FORT WORTH — Senator Kamala Harris urged Texas Democrats on Friday to keep fighting hard, as early voting numbers shattered records in this traditionally ruby red state.
More than 9 million people have already voted in Texas, more than cast ballots in the state in the entire 2016 election. About a quarter of those voters did not cast ballots in 2016, according to TargetSmart, a Democratic data firm,
“You all have been doing your thing,” Ms. Harris, told a socially distanced audience gathered on a sunny afternoon in Fort Worth. “Now, we know this is no time to let up on the pedal, though.”
That Ms. Harris plans to spend much of the day in Texas, with stops in McAllen and Houston tonight, underscores the political changes sweeping this fast-growing state. Polling shows a near dead heat, giving only a slight edge to President Trump.
Much of the increased Democratic support in Texas has come from demographic changes in the suburbs of Dallas and Houston, where voters have been turned off by the president’s divisive rhetoric and disapprove of how he’s handled the coronavirus pandemic.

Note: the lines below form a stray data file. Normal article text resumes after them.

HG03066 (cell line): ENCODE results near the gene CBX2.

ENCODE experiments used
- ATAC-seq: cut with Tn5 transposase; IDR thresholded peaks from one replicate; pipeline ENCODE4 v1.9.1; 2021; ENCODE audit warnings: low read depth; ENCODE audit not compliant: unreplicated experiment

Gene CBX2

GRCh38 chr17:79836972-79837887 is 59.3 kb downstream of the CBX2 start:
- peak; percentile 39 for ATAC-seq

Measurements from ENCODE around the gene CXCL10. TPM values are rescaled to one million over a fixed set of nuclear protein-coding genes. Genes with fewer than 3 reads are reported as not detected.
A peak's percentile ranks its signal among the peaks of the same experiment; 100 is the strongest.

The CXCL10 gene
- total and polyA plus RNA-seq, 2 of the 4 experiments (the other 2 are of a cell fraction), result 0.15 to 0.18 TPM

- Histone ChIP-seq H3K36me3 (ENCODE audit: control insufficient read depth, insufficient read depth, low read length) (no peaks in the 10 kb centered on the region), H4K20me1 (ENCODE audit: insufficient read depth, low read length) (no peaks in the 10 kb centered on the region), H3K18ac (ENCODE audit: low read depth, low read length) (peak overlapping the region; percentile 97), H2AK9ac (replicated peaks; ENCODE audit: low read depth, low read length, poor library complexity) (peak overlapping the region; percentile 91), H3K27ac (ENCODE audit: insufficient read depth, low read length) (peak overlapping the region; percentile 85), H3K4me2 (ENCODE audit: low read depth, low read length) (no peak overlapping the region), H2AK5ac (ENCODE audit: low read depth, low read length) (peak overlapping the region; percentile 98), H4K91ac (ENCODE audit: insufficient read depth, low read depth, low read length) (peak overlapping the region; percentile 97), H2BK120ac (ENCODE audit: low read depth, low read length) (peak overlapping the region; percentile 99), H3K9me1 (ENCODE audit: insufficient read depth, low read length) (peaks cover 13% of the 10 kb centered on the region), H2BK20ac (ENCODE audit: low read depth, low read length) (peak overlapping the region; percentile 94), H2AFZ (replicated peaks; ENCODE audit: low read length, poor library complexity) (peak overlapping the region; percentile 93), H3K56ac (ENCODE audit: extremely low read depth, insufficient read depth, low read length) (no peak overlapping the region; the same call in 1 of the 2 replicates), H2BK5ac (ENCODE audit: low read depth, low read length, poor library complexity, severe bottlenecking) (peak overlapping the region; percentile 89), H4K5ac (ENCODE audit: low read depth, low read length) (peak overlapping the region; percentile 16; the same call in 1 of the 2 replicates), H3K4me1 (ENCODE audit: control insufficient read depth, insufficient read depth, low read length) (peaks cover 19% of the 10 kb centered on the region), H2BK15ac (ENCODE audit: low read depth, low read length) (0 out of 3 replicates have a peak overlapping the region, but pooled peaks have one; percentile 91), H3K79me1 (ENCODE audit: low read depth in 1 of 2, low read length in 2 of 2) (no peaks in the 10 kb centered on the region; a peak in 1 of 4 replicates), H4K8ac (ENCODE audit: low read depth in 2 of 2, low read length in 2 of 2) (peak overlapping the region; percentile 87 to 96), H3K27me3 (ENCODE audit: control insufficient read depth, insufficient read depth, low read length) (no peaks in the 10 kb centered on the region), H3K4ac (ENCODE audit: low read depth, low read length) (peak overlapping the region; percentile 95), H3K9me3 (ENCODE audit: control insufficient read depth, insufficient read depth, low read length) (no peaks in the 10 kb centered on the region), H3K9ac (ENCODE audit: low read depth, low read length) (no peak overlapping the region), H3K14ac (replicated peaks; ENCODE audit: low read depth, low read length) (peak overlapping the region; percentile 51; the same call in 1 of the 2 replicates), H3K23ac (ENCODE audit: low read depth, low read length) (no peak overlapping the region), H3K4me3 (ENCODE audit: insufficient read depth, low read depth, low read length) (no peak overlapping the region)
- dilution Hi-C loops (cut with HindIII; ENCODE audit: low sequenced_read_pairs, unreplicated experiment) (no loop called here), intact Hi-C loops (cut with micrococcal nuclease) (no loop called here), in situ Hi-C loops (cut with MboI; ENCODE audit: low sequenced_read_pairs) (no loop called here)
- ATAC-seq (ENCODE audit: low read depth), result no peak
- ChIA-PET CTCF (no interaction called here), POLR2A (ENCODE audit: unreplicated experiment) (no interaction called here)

The Biden campaign has not put significant time or money into Texas, despite the pleas of local Democrats. Strategists in the state see a path to winning that largely mirrors Ms. Harris’s itinerary: Record turnout in urban areas, capturing suburban swing voters and boosting numbers in traditionally lower turnout border areas.
Ms. Harris warned of Republican efforts to suppress voting rights, pointing to lawsuits and complicated rules for mail voting.
In Texas, a state that does not permit no-excuse absentee voting, Gov. Greg Abbott extended early voting by an additional six days over the objections of his fellow Republicans. But he’s also aggressively sought to limit the drop-off locations for absentee ballots.
“They know our power,” she told the largely Black audience. “They know that when we vote, we win.”
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